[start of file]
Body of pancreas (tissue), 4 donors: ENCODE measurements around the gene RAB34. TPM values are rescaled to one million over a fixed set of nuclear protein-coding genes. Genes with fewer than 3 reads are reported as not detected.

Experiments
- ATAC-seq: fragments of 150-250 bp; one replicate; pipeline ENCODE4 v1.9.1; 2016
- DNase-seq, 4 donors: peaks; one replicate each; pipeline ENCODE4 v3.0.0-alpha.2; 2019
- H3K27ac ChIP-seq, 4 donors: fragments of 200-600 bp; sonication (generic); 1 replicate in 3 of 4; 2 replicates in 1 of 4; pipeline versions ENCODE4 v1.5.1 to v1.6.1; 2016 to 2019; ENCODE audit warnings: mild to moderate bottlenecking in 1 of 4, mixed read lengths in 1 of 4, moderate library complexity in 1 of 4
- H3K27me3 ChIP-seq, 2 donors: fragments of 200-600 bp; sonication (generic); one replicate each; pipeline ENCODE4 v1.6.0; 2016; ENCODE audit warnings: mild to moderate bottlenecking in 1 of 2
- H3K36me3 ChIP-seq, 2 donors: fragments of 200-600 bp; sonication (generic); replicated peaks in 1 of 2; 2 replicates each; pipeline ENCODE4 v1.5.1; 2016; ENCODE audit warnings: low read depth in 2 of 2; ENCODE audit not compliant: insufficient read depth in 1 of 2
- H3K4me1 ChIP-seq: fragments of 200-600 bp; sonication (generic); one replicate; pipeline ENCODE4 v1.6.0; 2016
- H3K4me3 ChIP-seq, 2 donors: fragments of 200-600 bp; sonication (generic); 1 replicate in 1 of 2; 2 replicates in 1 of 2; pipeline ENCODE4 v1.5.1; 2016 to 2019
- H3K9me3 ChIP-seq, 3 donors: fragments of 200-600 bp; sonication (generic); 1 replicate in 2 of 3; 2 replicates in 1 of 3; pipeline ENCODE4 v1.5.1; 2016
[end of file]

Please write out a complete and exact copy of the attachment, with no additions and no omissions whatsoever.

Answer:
Body of pancreas (tissue), 4 donors: ENCODE measurements around the gene RAB34. TPM values are rescaled to one million over a fixed set of nuclear protein-coding genes. Genes with fewer than 3 reads are reported as not detected.

Experiments
- ATAC-seq: fragments of 150-250 bp; one replicate; pipeline ENCODE4 v1.9.1; 2016
- DNase-seq, 4 donors: peaks; one replicate each; pipeline ENCODE4 v3.0.0-alpha.2; 2019
- H3K27ac ChIP-seq, 4 donors: fragments of 200-600 bp; sonication (generic); 1 replicate in 3 of 4; 2 replicates in 1 of 4; pipeline versions ENCODE4 v1.5.1 to v1.6.1; 2016 to 2019; ENCODE audit warnings: mild to moderate bottlenecking in 1 of 4, mixed read lengths in 1 of 4, moderate library complexity in 1 of 4
- H3K27me3 ChIP-seq, 2 donors: fragments of 200-600 bp; sonication (generic); one replicate each; pipeline ENCODE4 v1.6.0; 2016; ENCODE audit warnings: mild to moderate bottlenecking in 1 of 2
- H3K36me3 ChIP-seq, 2 donors: fragments of 200-600 bp; sonication (generic); replicated peaks in 1 of 2; 2 replicates each; pipeline ENCODE4 v1.5.1; 2016; ENCODE audit warnings: low read depth in 2 of 2; ENCODE audit not compliant: insufficient read depth in 1 of 2
- H3K4me1 ChIP-seq: fragments of 200-600 bp; sonication (generic); one replicate; pipeline ENCODE4 v1.6.0; 2016
- H3K4me3 ChIP-seq, 2 donors: fragments of 200-600 bp; sonication (generic); 1 replicate in 1 of 2; 2 replicates in 1 of 2; pipeline ENCODE4 v1.5.1; 2016 to 2019
- H3K9me3 ChIP-seq, 3 donors: fragments of 200-600 bp; sonication (generic); 1 replicate in 2 of 3; 2 replicates in 1 of 3; pipeline ENCODE4 v1.5.1; 2016